English is necessary as at present original works of science are in English. I believe that in two decades times original works of science will start coming out in our languages. Then we can move over like the Japanese.
Why are we, as a nation so obsessed with foreign things? Is it a legacy of our colonial years? We want foreign television sets. We want foreign shirts. We want foreign technology. Why this obsession with everything imported?
It's when children are 15, 16 or 17 that they decide whether they want to be a doctor, an engineer, a politician or go to the Mars or moon. That is the time they start having a dream, and that's the time you can work on them. You can help them shape their dreams.
When you look at the light bulb above you, you remember Thomas Alva Edison. When the telephone bell rings, you remember Alexander Graham Bell. Marie Curie was the first woman to win the Nobel Prize. When you see the blue sky, you think of Sir C.V. Raman.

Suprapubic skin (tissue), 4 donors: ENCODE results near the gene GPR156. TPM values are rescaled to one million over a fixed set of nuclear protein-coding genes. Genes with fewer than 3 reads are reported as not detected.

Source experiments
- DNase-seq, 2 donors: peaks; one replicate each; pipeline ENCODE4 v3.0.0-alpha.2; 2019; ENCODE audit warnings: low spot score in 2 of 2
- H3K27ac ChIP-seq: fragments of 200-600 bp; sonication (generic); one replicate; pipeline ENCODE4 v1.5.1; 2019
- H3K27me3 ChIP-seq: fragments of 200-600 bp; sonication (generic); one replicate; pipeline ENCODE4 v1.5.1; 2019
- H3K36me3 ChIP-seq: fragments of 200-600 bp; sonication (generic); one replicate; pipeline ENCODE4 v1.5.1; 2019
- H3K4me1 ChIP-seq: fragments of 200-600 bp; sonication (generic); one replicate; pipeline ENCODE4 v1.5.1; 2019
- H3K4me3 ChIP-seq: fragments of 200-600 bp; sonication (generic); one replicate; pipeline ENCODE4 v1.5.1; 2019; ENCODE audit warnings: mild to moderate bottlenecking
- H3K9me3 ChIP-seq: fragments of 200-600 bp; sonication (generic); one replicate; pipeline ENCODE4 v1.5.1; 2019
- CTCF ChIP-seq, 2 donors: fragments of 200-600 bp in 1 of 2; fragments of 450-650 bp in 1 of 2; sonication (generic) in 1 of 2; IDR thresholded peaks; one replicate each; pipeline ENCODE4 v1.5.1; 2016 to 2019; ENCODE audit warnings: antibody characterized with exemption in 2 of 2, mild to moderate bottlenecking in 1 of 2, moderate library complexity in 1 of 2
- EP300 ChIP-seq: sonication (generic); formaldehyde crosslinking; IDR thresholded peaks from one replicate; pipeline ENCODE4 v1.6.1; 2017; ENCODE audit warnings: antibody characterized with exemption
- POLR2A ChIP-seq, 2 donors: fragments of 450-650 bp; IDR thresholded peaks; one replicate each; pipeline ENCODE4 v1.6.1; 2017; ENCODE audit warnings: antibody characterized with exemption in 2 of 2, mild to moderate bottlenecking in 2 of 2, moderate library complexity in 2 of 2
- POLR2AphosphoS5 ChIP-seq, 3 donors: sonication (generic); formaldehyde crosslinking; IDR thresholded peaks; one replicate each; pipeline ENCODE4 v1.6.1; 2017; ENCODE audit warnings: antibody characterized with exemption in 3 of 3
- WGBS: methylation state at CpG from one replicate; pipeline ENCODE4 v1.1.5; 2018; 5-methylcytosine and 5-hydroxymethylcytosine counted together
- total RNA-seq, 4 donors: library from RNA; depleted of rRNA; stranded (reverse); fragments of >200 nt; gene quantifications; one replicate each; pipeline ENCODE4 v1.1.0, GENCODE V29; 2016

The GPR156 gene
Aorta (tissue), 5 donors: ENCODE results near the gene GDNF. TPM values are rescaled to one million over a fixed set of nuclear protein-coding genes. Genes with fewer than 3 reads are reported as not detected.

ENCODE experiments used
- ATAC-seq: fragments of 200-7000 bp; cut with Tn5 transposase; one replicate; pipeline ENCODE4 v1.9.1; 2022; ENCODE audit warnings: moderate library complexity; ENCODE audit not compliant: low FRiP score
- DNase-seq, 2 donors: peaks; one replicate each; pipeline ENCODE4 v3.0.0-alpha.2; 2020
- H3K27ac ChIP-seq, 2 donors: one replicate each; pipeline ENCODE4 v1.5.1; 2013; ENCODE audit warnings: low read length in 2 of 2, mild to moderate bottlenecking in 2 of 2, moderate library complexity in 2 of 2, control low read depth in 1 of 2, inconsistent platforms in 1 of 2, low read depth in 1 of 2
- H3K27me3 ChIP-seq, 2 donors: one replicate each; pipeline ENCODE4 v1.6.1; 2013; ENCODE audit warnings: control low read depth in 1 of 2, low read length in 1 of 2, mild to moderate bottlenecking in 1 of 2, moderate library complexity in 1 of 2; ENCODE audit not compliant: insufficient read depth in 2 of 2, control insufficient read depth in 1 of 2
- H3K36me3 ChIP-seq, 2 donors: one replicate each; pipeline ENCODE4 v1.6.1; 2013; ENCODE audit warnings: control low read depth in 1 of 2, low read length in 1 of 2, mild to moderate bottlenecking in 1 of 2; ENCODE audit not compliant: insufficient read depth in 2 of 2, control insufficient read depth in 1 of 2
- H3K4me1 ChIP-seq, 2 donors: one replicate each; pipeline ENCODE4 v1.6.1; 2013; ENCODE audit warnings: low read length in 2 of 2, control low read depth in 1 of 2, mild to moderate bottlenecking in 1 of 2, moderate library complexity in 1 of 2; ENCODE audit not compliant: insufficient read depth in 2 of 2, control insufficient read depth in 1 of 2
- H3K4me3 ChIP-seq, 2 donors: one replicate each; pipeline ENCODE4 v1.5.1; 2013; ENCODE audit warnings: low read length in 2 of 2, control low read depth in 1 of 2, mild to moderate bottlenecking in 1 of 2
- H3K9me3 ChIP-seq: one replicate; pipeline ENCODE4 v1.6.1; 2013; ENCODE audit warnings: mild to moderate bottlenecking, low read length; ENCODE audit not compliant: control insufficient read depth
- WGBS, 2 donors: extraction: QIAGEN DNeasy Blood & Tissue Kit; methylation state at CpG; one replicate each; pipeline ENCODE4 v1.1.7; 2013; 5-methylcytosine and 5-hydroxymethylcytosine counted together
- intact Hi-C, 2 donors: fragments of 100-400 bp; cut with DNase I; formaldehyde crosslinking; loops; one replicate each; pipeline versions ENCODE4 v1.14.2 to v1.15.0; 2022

If the first requisite for writing well about food is a good appetite, the second is to put in your apprenticeship as a feeder when you have enough money to pay the check but not enough to produce indifference of the total.
To the Parisians, and especially to the children, all Americans are now 'heros du cinema.' This is particularly disconcerting to sensitive war correspondents, if any, aware, as they are, that these innocent thanks belong to those American combat troops who won the beachhead and then made the breakthrough. There are few such men in Paris.
The primary requisite for writing well about food is a good appetite. Without this, it is impossible to accumulate, within the allotted span, enough experience of eating to have anything worth setting down.
Southern political personalities, like sweet corn, travel badly. They lose flavor with every hundred yards away from the patch. By the time they reach New York, they are like Golden Bantam that has been trucked up from Texas - stale and unprofitable. The consumer forgets that the corn tastes different where it grows.
It is impossible for me to estimate how many of my early impressions of the world, correct and the opposite, came to me through newspapers. Homicide, adultery, no-hit pitching, and Balkanism were concepts that, left to my own devices, I would have encountered much later in life.
A Louisiana politician can't afford to let his animosities carry him away, and still less his principles, although there is seldom difficulty in that department.